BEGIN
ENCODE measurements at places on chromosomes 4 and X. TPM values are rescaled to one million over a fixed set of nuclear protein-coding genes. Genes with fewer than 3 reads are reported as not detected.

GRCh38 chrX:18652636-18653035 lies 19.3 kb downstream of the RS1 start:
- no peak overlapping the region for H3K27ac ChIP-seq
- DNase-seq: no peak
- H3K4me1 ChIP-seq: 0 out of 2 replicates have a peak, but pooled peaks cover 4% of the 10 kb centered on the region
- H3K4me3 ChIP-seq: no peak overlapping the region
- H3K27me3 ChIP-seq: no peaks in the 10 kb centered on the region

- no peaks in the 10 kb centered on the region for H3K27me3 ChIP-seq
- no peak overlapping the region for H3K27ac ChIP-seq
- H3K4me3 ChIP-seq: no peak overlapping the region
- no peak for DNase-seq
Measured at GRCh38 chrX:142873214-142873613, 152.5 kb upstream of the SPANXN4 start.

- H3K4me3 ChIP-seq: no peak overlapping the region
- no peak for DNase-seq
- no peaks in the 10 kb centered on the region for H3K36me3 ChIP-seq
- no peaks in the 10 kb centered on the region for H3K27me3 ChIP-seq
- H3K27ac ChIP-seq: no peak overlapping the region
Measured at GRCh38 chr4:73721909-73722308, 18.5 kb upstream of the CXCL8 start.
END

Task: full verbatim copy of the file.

ENCODE measurements at places on chromosomes 4 and X. TPM values are rescaled to one million over a fixed set of nuclear protein-coding genes. Genes with fewer than 3 reads are reported as not detected.

GRCh38 chrX:18652636-18653035 lies 19.3 kb downstream of the RS1 start:
- no peak overlapping the region for H3K27ac ChIP-seq
- DNase-seq: no peak
- H3K4me1 ChIP-seq: 0 out of 2 replicates have a peak, but pooled peaks cover 4% of the 10 kb centered on the region
- H3K4me3 ChIP-seq: no peak overlapping the region
- H3K27me3 ChIP-seq: no peaks in the 10 kb centered on the region

- no peaks in the 10 kb centered on the region for H3K27me3 ChIP-seq
- no peak overlapping the region for H3K27ac ChIP-seq
- H3K4me3 ChIP-seq: no peak overlapping the region
- no peak for DNase-seq
Measured at GRCh38 chrX:142873214-142873613, 152.5 kb upstream of the SPANXN4 start.

- H3K4me3 ChIP-seq: no peak overlapping the region
- no peak for DNase-seq
- no peaks in the 10 kb centered on the region for H3K36me3 ChIP-seq
- no peaks in the 10 kb centered on the region for H3K27me3 ChIP-seq
- H3K27ac ChIP-seq: no peak overlapping the region
Measured at GRCh38 chr4:73721909-73722308, 18.5 kb upstream of the CXCL8 start.